The government has called on councils experimenting with a four-day working week to halt their trials, citing concerns about taxpayers’ value for money.
The Department for Levelling Up, Housing, and Communities has issued a stern message, urging local authorities to “cease immediately” the pursuit of the shortened workweek, sparking a contentious debate within the political landscape.
South Cambridgeshire District Council was the pioneering local authority to embark on the trial of the four-day working week.
According to the council, the initiative has led to improvements in recruitment and staff retention. Bridget Smith, the Leader of South Cambridgeshire District Council, claimed that the trial had not only maintained performance but, in some cases, enhanced it.
She pointed out that there were no areas of concern regarding service quality.
What about staff turnover?
Furthermore, the four-day workweek, which started as a three-month pilot for 450 desk-based employees in January, expanded to include waste crews in July. Smith emphasised the “strong evidence” indicating that the new work pattern had helped fill challenging-to-recruit positions, ultimately saving money that would have been spent on hiring agency staff. Since the trial’s commencement, the council reported a 36 percent reduction in staff turnover, a 33 percent decrease in sickness rates, and fewer complaints about services.
However, despite these positive results, the government remains steadfast in its opposition to extending the four-day working week trials to other councils. Local government Conservative minister Lee Rowley stated that the government respected councils’ right to make their own decisions on key issues. Nevertheless, he argued that there were times when it was necessary for the government to intervene to safeguard taxpayers’ value for money, and the four-day working week was one of those times.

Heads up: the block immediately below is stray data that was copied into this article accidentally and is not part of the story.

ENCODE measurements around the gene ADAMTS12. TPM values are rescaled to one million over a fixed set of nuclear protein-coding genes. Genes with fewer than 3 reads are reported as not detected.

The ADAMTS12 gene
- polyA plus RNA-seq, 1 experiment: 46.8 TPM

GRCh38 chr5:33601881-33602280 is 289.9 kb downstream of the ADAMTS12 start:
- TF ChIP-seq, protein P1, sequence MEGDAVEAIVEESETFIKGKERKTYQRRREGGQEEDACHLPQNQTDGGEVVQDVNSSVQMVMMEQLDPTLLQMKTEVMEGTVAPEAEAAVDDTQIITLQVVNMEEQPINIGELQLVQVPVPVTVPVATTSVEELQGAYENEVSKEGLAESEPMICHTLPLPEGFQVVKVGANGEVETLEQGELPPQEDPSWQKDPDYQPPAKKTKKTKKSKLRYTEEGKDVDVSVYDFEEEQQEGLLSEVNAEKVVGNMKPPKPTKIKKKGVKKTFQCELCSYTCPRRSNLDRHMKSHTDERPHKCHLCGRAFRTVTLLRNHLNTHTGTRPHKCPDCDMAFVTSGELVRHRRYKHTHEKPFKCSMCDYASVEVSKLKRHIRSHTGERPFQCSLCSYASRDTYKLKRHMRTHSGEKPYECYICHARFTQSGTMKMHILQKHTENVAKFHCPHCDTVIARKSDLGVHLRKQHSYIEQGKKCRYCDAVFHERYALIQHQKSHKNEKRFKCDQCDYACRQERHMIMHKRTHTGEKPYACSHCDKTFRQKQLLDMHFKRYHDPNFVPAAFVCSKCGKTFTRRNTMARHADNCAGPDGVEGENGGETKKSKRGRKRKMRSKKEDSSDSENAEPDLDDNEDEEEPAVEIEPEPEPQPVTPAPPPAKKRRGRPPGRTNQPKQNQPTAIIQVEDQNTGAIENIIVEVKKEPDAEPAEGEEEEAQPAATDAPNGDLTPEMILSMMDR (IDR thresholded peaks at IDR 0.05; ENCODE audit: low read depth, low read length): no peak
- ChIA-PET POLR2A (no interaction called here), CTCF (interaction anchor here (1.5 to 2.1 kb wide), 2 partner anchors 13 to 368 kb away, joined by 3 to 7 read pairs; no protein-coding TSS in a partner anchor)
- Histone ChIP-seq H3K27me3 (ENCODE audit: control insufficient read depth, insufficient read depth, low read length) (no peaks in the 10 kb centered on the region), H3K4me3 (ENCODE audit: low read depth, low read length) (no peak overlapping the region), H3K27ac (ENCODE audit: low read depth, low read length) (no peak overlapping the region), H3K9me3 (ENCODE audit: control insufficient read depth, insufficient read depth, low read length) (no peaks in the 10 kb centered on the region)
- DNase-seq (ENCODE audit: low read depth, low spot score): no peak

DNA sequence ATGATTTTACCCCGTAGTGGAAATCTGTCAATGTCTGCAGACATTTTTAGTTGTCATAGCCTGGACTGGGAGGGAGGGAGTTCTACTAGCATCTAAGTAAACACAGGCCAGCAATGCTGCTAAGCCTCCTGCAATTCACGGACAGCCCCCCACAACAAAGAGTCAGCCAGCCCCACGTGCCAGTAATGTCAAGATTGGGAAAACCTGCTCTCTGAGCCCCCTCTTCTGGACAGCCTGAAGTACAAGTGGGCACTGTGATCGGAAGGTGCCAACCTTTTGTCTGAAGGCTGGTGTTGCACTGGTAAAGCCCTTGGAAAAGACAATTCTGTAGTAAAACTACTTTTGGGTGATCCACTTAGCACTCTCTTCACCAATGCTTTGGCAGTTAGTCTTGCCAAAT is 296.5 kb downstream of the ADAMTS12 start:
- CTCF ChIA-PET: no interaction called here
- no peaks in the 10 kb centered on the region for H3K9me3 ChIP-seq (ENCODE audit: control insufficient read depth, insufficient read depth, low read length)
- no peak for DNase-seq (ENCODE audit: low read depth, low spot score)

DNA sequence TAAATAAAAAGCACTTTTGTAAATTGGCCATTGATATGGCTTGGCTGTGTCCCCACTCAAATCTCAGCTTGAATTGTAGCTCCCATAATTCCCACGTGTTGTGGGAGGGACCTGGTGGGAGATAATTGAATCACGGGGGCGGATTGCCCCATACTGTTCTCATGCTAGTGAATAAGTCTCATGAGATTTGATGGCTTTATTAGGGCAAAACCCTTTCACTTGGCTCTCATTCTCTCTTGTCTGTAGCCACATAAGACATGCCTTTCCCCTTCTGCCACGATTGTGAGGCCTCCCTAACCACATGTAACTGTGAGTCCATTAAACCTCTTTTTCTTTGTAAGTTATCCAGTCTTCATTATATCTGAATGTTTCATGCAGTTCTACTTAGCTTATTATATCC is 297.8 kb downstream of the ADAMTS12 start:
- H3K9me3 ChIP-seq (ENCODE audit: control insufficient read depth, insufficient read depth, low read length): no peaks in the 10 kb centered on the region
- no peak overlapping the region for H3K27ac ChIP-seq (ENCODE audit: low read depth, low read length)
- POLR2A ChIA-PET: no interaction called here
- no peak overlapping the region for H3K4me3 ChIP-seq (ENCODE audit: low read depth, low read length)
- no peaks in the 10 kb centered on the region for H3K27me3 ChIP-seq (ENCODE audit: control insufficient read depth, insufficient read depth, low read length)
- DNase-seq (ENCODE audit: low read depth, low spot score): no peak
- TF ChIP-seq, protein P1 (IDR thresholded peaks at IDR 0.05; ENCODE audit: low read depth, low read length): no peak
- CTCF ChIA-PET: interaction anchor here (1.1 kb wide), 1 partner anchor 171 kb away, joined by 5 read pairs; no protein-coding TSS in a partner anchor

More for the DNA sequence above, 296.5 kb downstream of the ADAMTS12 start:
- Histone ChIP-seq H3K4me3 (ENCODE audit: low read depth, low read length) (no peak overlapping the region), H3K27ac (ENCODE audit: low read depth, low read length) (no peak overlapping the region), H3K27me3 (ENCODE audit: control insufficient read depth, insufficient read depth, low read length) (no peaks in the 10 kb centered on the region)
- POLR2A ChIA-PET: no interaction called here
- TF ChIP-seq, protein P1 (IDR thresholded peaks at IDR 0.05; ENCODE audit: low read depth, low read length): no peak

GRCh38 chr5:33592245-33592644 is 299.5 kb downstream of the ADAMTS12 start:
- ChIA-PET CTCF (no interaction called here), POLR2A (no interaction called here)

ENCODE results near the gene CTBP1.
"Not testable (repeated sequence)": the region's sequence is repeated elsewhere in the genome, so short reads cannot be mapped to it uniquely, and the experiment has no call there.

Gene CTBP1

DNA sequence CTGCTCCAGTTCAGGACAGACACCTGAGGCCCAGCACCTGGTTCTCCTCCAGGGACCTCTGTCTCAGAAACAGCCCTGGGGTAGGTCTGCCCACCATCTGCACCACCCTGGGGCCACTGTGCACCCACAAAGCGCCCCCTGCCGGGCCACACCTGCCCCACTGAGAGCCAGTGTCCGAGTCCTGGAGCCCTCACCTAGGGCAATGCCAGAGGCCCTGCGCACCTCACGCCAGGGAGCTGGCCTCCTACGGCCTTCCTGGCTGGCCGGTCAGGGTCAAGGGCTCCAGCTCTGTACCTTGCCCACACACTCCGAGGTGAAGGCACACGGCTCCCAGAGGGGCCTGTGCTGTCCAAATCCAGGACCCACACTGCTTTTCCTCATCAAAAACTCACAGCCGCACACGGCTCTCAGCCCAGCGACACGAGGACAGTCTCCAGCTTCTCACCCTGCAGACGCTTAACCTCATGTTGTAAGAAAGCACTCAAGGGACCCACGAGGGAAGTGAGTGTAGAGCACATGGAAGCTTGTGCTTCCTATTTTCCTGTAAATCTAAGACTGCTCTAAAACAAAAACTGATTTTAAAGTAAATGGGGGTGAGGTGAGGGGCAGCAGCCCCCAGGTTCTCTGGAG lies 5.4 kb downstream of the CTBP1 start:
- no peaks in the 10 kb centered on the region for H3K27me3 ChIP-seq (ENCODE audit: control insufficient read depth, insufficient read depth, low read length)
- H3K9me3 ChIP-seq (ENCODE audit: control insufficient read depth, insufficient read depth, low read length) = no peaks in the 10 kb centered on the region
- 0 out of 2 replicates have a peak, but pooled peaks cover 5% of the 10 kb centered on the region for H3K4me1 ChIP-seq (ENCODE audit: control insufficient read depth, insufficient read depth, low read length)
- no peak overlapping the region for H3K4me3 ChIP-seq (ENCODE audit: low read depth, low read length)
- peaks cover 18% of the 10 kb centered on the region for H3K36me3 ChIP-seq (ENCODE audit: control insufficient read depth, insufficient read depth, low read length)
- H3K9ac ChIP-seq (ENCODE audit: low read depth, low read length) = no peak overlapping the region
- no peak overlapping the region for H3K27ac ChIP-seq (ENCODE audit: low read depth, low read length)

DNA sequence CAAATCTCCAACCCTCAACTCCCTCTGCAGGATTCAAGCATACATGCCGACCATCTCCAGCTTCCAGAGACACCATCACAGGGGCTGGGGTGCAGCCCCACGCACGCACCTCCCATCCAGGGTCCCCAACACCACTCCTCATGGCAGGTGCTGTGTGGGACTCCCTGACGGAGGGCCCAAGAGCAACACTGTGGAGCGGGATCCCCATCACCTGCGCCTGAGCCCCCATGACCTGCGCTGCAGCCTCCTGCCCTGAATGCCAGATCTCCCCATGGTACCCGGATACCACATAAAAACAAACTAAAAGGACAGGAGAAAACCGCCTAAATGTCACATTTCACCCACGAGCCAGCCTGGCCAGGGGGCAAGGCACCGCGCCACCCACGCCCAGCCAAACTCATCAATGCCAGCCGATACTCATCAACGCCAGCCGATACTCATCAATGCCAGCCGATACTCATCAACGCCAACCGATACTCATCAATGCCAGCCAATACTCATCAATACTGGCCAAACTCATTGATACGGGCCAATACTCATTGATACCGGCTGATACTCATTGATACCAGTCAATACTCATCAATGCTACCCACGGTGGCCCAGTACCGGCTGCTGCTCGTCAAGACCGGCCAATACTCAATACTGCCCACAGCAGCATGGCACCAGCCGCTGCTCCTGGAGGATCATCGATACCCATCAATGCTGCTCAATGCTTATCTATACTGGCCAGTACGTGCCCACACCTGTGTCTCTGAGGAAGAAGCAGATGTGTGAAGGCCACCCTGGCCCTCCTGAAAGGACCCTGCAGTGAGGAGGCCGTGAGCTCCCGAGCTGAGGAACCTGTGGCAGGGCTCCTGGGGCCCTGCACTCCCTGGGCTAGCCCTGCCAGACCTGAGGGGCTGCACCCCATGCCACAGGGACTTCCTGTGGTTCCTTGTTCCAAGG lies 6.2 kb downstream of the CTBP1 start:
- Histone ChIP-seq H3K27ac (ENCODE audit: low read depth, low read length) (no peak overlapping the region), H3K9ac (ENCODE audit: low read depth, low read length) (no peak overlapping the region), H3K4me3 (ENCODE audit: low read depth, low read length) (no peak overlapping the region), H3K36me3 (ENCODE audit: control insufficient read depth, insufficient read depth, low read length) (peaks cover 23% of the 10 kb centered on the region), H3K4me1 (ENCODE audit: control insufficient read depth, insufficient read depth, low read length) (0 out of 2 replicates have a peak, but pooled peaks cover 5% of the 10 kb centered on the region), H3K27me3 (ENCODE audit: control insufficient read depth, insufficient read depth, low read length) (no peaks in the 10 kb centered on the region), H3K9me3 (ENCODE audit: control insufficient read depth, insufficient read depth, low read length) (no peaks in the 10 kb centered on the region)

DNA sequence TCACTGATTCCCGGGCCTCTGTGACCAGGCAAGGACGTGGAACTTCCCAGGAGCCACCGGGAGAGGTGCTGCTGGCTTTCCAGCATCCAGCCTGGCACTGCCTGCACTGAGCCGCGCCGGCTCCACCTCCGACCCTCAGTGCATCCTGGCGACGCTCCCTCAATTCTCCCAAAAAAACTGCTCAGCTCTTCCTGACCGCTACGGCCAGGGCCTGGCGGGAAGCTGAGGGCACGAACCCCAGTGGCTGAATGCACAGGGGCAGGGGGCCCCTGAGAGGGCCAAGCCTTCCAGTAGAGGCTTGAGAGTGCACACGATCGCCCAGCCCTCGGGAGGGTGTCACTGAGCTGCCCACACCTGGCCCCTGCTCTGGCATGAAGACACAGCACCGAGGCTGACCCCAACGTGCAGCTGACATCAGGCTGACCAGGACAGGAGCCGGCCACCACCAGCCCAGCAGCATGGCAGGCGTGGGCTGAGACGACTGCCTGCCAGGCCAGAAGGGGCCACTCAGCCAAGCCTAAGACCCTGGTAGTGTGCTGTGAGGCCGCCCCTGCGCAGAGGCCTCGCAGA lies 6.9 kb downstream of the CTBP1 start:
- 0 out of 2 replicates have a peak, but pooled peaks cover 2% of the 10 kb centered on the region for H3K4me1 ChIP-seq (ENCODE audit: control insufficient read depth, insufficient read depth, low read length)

Rowley made it clear that the government would take “necessary steps” to put an end to the practice in local government. Councils that defy the guidance while experiencing a decline in service quality would face closer performance monitoring, with the government considering ways to address any deterioration.
The debate continues…
In response, Bridget Smith expressed her willingness to engage in dialogue with the government regarding the trial, highlighting the benefits they had been able to substantiate. South Cambridgeshire District Council intends to present its findings to local businesses and residents at the end of the trial, with councillors ultimately voting on whether to proceed with a four-day workweek.
Smith emphasised the apparent contradiction in the government’s stance, stating, “On one hand, the government tells us to innovate to cut costs and provide higher quality services; on the other, they tell us not to innovate to deliver services.”
The debate over the four-day working week in local councils promises to continue, with councils grappling with the challenges of balancing innovation with the need to provide efficient and cost-effective services to their constituents.
Amelia Brand is the Editor for HRreview. With a Master’s degree in Legal and Political Theory, her particular interests within HR include employment law, DE&I, wellbeing within the workplace. Prior to working with HRreview, Amelia was Sub-Editor of a magazine, and Editor of the Environmental Justice Project at the University College London, writing and overseeing articles into UCL’s weekly newsletter. Her previous academic work has focused on philosophy, politics and law, with a special focus on how artificial intelligence will feature in the future.